Policing is often carried out under difficult situations and most people will find dealing with the Police a stressful experience. If you think you have been treated unfairly by the police or the standard of service you received was unacceptable you can make a complaint.
You can complain if you:
- have been the victim of behaviour you felt was inappropriate by a police ofﬁcer or reserve police officer
- witnessed an incident – for example, you were present when an incident took place or were close enough to see or hear the incident
- have been adversely affected by an incident – this means that the actions of the police have affected you by causing distress or inconvenience, you were unduly put at risk or you have suffered any form of loss.
- A person cannot claim to have been adversely affected if it is because they knew the person to whom the conduct or action was directed to.
If you are representing someone affected by any of the categories listed above, and wish to make a complaint on their behalf, you will need to have their written permission. This does not apply if you are the parent or guardian of a child aged 16 or under and wish to complain on their behalf.
You can also complain about how a police force is run. For example, you can complain about policing standards or policing policy.
Please note; you should only use this form to complain about the conduct of a police officer or a reserve police officer who works for the Royal Falkland Islands Police.
If you would like to make a complaint, click here to download the Complaints Form.
Completed complaints form can be returned to the Police Station in a sealed envelope and marked: “for the attention of the Inspector”, or by emailing a copy to: email@example.com
Frequently asked questions
What are the standards that a police officer should work to?
These are set out in the Police Ordinance 2000.
How long do I have to make a complaint?
A complaint may be considered too old if more than 12 months have passed between the relevant or latest incident leading to the complaint and the making of the complaint, and either:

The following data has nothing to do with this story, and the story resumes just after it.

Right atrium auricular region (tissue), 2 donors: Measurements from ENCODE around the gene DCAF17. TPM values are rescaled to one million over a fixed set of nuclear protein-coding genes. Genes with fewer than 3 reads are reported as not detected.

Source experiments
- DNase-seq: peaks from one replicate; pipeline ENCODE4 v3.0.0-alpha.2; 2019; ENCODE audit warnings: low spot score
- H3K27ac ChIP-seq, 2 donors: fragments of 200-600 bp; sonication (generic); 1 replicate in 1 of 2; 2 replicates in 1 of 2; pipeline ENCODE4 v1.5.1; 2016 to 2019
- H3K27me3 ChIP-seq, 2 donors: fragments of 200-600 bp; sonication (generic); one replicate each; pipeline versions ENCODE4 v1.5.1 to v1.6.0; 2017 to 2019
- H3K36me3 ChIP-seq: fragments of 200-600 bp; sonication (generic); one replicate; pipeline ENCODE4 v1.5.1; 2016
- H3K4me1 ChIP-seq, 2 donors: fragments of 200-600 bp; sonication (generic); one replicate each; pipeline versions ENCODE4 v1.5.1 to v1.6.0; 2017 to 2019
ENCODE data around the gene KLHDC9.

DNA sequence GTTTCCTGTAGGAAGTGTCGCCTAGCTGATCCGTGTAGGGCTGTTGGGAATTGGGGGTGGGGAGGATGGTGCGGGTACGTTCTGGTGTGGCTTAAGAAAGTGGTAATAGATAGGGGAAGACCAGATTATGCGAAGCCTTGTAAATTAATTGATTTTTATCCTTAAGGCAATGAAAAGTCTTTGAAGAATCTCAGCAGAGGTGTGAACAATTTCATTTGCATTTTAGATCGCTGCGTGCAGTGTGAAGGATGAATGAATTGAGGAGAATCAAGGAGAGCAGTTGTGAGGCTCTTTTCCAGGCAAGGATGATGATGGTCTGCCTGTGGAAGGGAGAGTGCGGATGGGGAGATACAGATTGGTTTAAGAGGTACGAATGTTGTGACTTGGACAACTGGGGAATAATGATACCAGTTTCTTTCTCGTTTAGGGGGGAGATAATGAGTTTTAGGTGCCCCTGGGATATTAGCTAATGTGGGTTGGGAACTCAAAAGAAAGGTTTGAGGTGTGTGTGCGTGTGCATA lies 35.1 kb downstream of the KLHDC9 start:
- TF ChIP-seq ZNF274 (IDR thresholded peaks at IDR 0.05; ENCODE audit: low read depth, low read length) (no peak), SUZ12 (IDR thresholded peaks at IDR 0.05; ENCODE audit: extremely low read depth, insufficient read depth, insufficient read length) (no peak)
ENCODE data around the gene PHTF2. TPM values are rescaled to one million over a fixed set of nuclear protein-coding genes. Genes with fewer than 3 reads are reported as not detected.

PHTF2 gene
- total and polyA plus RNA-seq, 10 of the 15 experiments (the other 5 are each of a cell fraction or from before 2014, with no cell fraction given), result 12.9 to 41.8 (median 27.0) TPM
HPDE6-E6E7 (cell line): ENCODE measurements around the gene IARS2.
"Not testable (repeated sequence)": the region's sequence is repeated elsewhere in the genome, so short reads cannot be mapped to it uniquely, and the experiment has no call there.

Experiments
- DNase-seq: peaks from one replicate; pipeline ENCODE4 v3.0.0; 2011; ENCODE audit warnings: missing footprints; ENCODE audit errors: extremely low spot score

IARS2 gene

- no good reason for the delay has been shown; or
injustice would be likely to be caused by the delay
A decision can be taken by the RFIP to not deal with such a complaint.
Injustice may be caused by a delay in making a complaint because – for example, it will be harder for people to remember the event and gather evidence.
Therefore it is important that complaints are made at the earliest opportunity to help the effectiveness of the investigation.
However, each case is considered on an individual basis and the RFIP will take into account the complainant’s reasons for the delay.
How will my complaint be dealt with?
In cases where officers have acted correctly we may explain their actions to help you understand them. This can be done without needing to use the complaints procedure.
If this is not possible, or your case is more serious, your complaint may be recorded, our aim is to put right anything that has gone wrong, to learn from experience and improve our service. There are several ways a complaint can be dealt with depending on the circumstances and how serious it is:
Less serious complaints can be dealt with by a member of the RFIP management team under the direction of the Chief Police Officer. Less serious complaints are those that would not result in criminal or misconduct proceedings.
In a process called ‘Local Resolution’ a course of actions are agreed between the complainant and the manager.
Formal complaint investigations are for cases where:
- A local resolution is not possible
- Allegations are more serious
Such investigations will be dealt with by the Chief Police Officer.
Direction and Control Related Complaints
A direction and control matter relates to the direction and control of a police force by its Chief Officer or a person carrying out that function.
This includes complaints about the policies, procedures, or services provided by a police force.
A complaint about the Chief Police Officer will need to be investigated by an independent investigator, appointed by His Excellency the Governor; this may also apply to general complaints about the police force.
If you do not agree with the outcome of your complaint then you may appeal to His Excellency the Governor.